Fusion failure is often a problem that results in a need for revision spinal surgery. Although spinal fusion is performed to successfully treat chronic neck and back pain that results from a number of different causes, sometimes these procedures are unsuccessful. Failed fusions may occur because the patient did not heal properly oftentimes due to chronic illness that results in immune suppression such as diabetes or renal failure. When a patient fails to fuse (e.g., when 2 vertebrae fail to connect to become one bone) the internal hardware may loosen within the bone causing the spinal segment to become unstable. Other complications of spinal fusion include eventual spinal degeneration just above or below where the fusion was performed. A patient may also develop recurrent or worsening spinal stenosis or spinal instability at adjacent levels.
Revision surgical fusion involves implanting a new bone graft to the affected area, as well as an external bone growth stimulator to promote bone formation in some cases. Previous instrumentation placed within the spine may be removed and replaced during this procedure to allow the new bone graft to take and heal properly.
What is recovery like after revision spine surgery?
These procedures will always require a hospital stay of a few days. Recovery varies depending upon the procedure needed to correct the previous surgery. These recoveries for a second surgery aren’t any different or more involved than the original surgery. Obviously, if Dr. Lipani feels a previous surgery performed elsewhere involved an inaccurate diagnosis and subsequently the wrong surgical approach, he will advise a different path. This could change the patient’s recovery due to the changing surgery.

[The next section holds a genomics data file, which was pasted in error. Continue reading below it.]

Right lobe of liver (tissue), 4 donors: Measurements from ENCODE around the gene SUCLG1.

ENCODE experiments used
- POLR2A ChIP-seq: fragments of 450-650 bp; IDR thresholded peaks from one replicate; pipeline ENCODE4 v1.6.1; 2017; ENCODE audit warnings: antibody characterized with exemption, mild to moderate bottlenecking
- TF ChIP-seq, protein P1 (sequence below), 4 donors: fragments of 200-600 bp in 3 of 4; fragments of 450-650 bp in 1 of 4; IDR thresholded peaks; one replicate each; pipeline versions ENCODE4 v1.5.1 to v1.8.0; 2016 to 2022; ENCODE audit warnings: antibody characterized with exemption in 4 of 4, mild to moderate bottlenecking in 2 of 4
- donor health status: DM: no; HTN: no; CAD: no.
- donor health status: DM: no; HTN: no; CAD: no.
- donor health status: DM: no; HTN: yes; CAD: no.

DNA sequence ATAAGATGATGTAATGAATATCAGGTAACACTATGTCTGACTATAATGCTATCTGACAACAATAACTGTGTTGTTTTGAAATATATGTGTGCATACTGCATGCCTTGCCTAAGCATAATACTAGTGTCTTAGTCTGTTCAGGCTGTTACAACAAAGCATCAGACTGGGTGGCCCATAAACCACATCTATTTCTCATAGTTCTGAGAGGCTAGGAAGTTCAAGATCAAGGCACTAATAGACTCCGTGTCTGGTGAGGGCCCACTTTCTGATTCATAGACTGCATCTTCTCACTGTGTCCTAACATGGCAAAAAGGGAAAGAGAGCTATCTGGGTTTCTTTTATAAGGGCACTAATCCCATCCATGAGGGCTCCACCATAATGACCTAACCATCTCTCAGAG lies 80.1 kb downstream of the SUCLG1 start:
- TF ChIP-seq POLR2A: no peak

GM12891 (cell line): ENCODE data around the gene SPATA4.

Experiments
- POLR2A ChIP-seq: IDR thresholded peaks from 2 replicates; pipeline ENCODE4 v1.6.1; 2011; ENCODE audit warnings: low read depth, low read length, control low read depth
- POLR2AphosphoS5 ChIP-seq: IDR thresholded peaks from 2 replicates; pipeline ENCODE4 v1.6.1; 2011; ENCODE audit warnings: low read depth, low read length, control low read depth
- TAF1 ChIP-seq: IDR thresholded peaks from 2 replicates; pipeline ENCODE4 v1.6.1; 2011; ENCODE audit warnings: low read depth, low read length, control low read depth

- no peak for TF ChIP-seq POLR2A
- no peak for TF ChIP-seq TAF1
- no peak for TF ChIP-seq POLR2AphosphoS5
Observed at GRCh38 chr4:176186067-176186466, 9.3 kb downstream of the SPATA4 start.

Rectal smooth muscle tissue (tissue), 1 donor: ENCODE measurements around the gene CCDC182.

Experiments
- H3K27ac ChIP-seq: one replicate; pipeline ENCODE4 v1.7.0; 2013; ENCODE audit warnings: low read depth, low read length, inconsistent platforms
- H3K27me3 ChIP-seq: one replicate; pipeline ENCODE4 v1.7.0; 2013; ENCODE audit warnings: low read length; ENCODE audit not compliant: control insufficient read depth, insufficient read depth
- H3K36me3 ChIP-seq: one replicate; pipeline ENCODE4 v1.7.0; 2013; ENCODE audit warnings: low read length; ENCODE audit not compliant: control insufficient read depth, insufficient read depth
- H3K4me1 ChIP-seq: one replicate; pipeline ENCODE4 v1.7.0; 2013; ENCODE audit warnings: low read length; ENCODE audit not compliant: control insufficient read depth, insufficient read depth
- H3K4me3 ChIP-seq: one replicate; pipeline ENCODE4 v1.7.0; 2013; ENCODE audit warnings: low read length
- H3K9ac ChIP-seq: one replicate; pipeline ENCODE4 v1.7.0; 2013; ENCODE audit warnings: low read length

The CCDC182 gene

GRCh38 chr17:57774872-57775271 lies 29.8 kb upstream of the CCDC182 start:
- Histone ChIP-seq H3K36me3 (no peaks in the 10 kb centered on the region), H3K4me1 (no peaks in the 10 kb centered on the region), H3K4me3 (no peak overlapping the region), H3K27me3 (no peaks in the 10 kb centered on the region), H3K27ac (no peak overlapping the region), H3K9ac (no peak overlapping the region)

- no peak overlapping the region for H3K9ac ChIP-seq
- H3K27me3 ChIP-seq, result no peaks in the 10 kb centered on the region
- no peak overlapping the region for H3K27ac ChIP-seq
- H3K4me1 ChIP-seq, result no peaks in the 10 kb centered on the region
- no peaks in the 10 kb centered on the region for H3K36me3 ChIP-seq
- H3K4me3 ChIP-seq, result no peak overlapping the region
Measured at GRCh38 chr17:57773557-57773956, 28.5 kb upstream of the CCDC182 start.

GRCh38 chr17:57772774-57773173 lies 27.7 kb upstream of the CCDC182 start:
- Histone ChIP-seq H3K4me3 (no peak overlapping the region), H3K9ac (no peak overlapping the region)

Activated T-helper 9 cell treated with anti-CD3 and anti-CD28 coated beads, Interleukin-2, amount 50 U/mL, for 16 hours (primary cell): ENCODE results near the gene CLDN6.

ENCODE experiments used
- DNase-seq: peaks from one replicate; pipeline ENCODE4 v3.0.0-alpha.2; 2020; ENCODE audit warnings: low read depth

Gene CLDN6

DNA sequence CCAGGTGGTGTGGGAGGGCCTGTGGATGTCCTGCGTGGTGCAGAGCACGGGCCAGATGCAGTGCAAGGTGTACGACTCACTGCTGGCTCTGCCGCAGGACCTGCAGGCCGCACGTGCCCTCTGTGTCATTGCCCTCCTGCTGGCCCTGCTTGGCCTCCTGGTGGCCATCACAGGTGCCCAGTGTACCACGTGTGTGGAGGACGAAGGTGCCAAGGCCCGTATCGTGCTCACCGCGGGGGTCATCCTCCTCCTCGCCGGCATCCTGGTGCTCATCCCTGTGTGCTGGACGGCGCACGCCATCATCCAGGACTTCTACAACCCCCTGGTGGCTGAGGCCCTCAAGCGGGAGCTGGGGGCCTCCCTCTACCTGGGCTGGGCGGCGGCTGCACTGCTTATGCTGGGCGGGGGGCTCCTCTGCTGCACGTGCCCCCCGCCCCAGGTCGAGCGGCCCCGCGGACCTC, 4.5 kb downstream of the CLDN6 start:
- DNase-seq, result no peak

Generally, any recovery from a revision spine procedure will take anywhere from 6 weeks to 3 months for a full recovery.
The Decision To Undergo Repeat Spinal Surgery
The decision to undergo revision spine surgery depends on the diagnosis made after the initial failure. In many cases, the cause of spinal surgery failure is complicated and therefore may only be accurately assessed by spine surgeons with extensive experience treating failed spinal surgery. Revision spine surgery is a much more complicated procedure than initial spine surgery and carries more risks for patients. Despite this, revision spine surgery can restore a patient’s quality of life with an accurate diagnosis and appropriate surgical approach.
What are the risks involved with revision spine surgery?
Because revision surgery often has to address problems, such as failed fusion, from the previous surgery, these revision procedures can be much more complicated than the original procedure. As such they carry a higher level of risk. There is a higher risk of infection following a second surgical procedure. There is a higher risk the tissues will not heal properly.
Still, Dr. Lipani is a board-certified neurological surgeon. Thanks to his training, expertise, and experience — having performed over 4,000 brain and spine surgeries — you can rest assured that he can help you get past your chronic pain with revision spine surgery.
Does insurance cover revision spine surgery?
The question of whether an insurance company will cover revision spine surgery can vary depending on the plan particulars and the insurer. Most of these procedures are deemed to be medically necessary and are covered. But some insurance companies balk at coverage.
At Princeton Neurological Surgery, we work with your insurance company to garner the highest level of coverage possible. Often this involves concrete proof in the form of MRIs and the like that the previous procedure either failed, as in a fusion procedure, or didn’t fully complete the job, such as when a herniated disc wasn’t completely removed from an affected nerve in a discectomy or foraminotomy.
What is the cost of a revision spine surgery?
These costs vary widely depending upon what Dr. Lipani proposes for your revision surgery. Different procedures involve different costs. Once Dr. Lipani meets with you for your consultation and gets a good idea of what is needed for your revision surgery, he can then give you a good estimate of what the surgery will cost.
Schedule A Consultation
If you are interested in learning more about Revision Spinal Surgery, call us at 609-890-3400 to schedule a consultation at one of our offices. We serve the Princeton, Somerset, Morristown, Union, and Bergen areas.